He acquired a reputation in the world of mathematics by publishing several papers in The Cambridge Mathematical Journal. He then wrote his first book titled “The Mathematical Analysis of Logic” in 1847. In this book he demonstrated that Aristotelian logic could be successfully represented using algebraic equations, and firmly established his reputation in the world of mathematics. In 1849 George was appointed chair of the mathematics department at Queen’s College at Cork, Ireland. But, as he had no degree, for getting this appointment George had to send several recommendations to the Board at the university.

The recommenders included students, the editor of The Cambridge Mathematical Journal, and several eminent scientists. The University was a newly opened one, and George helped form it. In the year 1851, he was elected Dean of Science for the university. George enjoyed his position at the university, and was there till the time of his death. It was at the university in 1854 that he continued his research into applied mathematics and came up with his masterpiece – An Investigation of the Laws of Thought, on which are founded the Mathematical Theories of Logic and Probabilities.

This was a continuation of his earlier work, and it established him as a premier mathematician and philosopher of his time. George also met Mary Everest at the university in 1850, and married her in 1855, after the demise of her father left her needing support. Mary herself was a very good mathematician, and is known as one in her own right. She was George’s sounding board and editor for the length of their nine year marriage, until George’s death. On 24th November in 1864, George walked in the rain to teach a class, and taught the class while being completely wet.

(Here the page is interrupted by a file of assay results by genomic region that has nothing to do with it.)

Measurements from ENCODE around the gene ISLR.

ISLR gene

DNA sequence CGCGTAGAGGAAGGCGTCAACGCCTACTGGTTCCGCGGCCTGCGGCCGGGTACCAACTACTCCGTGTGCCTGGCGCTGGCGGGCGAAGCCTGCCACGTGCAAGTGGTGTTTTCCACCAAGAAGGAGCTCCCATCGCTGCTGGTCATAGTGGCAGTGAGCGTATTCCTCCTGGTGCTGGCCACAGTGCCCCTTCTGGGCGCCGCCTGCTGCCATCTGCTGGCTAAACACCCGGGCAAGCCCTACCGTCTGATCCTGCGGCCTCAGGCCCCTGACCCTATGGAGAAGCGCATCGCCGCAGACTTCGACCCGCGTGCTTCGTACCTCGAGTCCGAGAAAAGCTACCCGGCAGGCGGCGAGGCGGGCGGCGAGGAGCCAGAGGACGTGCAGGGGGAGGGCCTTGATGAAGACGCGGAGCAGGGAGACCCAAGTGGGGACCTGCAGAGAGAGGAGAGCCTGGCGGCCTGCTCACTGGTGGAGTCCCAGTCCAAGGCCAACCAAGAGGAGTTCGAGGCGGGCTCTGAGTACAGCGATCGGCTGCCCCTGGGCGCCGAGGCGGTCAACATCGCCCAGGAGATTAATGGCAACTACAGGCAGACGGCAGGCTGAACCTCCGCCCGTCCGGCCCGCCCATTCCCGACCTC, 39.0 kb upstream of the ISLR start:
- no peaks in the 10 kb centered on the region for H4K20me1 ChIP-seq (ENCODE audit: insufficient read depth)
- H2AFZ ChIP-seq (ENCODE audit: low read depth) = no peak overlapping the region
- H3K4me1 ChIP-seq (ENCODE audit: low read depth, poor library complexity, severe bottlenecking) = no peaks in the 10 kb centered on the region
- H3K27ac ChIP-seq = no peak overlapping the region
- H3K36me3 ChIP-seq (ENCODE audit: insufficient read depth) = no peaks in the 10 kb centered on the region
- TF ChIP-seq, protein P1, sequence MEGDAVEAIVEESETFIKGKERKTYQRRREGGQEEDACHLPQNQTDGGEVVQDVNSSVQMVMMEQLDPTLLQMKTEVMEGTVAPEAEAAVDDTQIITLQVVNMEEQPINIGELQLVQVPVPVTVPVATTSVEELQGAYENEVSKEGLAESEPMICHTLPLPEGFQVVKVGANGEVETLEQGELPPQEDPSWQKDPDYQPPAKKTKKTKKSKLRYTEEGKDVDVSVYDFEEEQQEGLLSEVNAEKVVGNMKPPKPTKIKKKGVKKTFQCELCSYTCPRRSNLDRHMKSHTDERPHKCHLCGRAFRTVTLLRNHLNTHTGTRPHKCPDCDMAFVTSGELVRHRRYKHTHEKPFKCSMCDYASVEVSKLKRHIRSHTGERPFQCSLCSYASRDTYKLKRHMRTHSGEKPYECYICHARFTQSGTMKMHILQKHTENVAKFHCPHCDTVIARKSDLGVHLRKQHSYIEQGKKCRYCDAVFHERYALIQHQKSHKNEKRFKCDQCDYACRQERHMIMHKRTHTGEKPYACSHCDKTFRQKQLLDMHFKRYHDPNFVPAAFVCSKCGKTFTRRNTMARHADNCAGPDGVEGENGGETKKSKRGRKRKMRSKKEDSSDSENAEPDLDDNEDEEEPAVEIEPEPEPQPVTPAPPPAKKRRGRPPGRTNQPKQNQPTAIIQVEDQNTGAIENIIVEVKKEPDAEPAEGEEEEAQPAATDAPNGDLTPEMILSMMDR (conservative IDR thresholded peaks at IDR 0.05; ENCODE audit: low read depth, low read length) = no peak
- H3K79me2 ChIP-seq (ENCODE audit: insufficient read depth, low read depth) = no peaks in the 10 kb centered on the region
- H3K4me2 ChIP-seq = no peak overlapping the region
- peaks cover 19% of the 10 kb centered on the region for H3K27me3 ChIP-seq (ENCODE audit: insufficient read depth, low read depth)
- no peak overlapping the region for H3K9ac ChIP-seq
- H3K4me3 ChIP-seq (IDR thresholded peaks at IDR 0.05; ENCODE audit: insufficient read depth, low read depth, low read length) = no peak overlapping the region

He ended up getting an infection in his lungs, and died a fortnight later, on 8th December 1864. His wife Mary’s approach to trying to cure him was also one of the primary reasons of his death. She believed in the theory that the cause would also be the cure, so instead of keeping him warm, she regularly drenched him with water in bed, leading to severe complications. Ironically, Mary said she did it because it seemed logical’ to her! George’s works considered purely mathematical until the year 1937. In 1937, Claude Shannon, a graduate student at MIT, discovered the connection between electronic circuits and Boolean algebra.

This connection is essential to the operation of computers and modern electronics circuits. Computers and circuits utilize Boolean algebra for all their decision making calculations, and without it they would be quite useless. George Boole was well ahead of his time with his mathematical theories and the combination of mathematics and logic. His theories are in use today, a century after his time, and will be in use as the basis of one of the most important machines man has ever built. He was a true genius, and his work has gotten him the deserved title of the father of mathematical logic.